Transfer tax rise mulled to fund school-building

Real estate rate increase could offer $215 million

Tentative plan drafted by Robey

Legislators open to idea, wary of borrowing money

Howard County

January 05, 2003|By Larry Carson | Larry Carson,SUN STAFF

An ambitious plan to raise $215 million to quickly build more than 100 Howard County classrooms and solve a school funding crisis is being offered by County Executive James N. Robey.

The tentative proposal to increase the real estate transfer tax by one-half of 1 percent to fund school borrowing is the first significant proposal by a local government to pay for a state mandate to provide all-day kindergarten by 2007 in the face of Maryland's budget woes.

State school construction aid is expected to decline sharply because of an expected $1.8 billion combined revenue shortfall for the current and coming fiscal years. At the same time, Howard school enrollment is growing by more than 1,000 students a year, a pace that spurred the school board to request $86.3 million for construction next year - a 55 percent increase in a single year.

The county is committed to building a $48 million high school, plus adding several elementary schools in the crowded Ellicott City area and at least 60 kindergarten classrooms in school board proposals for construction totaling $216 million through 2009.

A tax increase to fund all that building with $215 million in bonds is Robey's solution.

State legislators whose approval is needed for the real estate transfer tax increase that would fuel the plan are reacting cautiously, and Robey declined to talk about the proposal late last week.

School board Chairwoman Sandra H. French said she's "heaving a huge sigh of relief" over what she called "a responsive and responsible reaction" by Robey.

"The tension and anxiety that grows as our capital budget needs grow has to be relieved some way," she said.

The real estate transfer tax increase would add $1,250 more to closing costs on a $250,000 house. The estimated $10 million a year in revenues from the increase would be used to borrow $30 million annually for seven years, plus an additional $5 million in the final year. The tax revenue would go to pay off the debt by 2031.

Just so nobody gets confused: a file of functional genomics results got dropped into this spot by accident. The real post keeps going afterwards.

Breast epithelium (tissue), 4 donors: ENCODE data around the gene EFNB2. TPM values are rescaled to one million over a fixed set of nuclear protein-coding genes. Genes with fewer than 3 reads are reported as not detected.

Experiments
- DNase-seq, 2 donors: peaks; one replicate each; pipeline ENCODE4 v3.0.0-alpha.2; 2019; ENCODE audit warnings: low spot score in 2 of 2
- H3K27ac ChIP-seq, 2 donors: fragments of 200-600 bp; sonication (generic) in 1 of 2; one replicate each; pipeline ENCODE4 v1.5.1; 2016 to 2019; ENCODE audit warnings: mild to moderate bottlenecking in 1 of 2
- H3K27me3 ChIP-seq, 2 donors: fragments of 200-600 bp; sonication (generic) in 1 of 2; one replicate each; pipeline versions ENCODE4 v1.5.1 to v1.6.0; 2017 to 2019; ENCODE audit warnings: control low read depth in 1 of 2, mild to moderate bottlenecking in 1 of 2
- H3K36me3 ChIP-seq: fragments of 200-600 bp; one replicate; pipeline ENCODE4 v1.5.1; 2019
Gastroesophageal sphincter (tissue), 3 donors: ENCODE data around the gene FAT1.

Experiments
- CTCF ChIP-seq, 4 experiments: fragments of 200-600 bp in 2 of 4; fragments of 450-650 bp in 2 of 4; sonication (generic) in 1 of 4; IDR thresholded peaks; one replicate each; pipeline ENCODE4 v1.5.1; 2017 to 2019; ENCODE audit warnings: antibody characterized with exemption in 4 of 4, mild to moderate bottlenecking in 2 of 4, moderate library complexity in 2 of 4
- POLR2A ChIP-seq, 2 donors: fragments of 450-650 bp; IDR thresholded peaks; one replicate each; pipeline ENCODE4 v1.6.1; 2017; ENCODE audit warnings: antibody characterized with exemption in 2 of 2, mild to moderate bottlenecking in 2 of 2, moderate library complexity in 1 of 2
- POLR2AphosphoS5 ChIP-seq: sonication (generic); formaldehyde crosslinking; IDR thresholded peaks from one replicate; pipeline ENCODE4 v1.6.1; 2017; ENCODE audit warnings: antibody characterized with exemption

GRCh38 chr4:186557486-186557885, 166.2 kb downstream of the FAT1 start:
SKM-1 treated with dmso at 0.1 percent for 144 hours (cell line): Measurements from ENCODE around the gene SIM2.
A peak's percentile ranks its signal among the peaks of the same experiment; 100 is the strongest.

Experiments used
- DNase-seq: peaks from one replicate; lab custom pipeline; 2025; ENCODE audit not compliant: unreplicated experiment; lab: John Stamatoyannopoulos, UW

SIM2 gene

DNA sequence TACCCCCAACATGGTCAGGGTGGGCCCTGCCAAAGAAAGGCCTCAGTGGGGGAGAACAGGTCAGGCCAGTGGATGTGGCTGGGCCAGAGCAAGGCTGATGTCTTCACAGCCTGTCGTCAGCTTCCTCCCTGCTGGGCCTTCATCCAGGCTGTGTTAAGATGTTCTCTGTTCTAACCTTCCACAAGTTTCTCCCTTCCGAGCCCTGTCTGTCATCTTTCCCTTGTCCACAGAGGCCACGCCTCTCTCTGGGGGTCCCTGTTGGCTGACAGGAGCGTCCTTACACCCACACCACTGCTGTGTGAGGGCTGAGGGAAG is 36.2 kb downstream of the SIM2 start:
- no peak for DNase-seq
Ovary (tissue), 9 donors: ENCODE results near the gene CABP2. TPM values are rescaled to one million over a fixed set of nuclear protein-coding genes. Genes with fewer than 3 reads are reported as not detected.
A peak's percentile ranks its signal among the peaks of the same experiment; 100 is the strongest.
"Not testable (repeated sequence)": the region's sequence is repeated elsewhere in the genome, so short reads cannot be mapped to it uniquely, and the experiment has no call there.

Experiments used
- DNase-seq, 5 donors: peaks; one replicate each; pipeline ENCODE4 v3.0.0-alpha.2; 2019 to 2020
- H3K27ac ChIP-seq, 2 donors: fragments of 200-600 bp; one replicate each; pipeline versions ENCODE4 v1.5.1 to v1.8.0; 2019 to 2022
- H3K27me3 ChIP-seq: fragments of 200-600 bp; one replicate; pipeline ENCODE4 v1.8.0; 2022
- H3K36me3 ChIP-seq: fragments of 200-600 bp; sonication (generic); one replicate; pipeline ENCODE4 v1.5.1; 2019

The transfer tax would rise from 1 to 1.5 percent - equaling the rate in Baltimore and Baltimore County, and just surpassing Prince George's County's 1.4 percent.

Splitting the funds

Under the proposed formula, schools would get half the transfer tax proceeds, and the rest would be split between recreation and parks, agricultural preservation, the Fire Department and housing programs - including one to reduce home sale closing costs.

If enacted, the plan would create a separate fund outside normal county bond borrowing to build and renovate classrooms by taxing sales of new and existing homes that are producing the new students.

A two-year school board study showed that slightly more than half of the county's new students come from households that bought existing rather than new homes, according to a nine-page draft of Robey's proposal created by the county budget office.

Though the county executive hasn't formally announced the plan, said spokeswoman Victoria Goodman, he is "trying to find a [funding] source that's equitable" to keep up with burgeoning school construction costs.

Robey, a Democrat, campaigned for re-election last year saying he had funded every classroom the school board asked for - a reflection of the commonly held belief here that the county's top-rated school system is what drives Howard's economy.

And although some are worried about borrowing more money, no one is flatly opposed.

"Our schools are the beating heart of every community and neighborhood," said Rick LaRocca, Howard County Association of Realtors president.

LaRocca said he is worried about the effect increasing settlement costs for county homes will have on affordable housing.

"I'm anxious, but I'm not against anything until I hear the whole story. We'll work this out," he said. Members of his group are to meet with Robey tomorrow.

Budget director Raymond S. Wacks said the proposal creates a "relatively guaranteed source of revenue" for the borrowing, which won't affect county general property or income taxes.

Impact fees rejected

In the draft, Robey rejects impact fees because they are limited to new homes and to the area where a new development is forcing crowding. Aside from three large mixed-use projects planned for southern Howard along U.S. 29, the years of big developments are over, the draft asserts.

Wacks also noted that transfer taxes are usually split between buyer and seller, are negotiable, and the county has a housing program for low- and moderate-income homebuyers to ease closing costs.

But legislators are wary of any tax increase, especially one that would make buying homes more costly in a county renowned for expensive homes.

"I haven't decided one way or the other," said the county's House delegation chairman, Del. Frank S. Turner.

Turner said the delegation will hold a public hearing next month in Ellicott City if Robey formally proposes legislation. Del. Shane Pendergrass, another Democrat, said she is undecided, but willing to listen.

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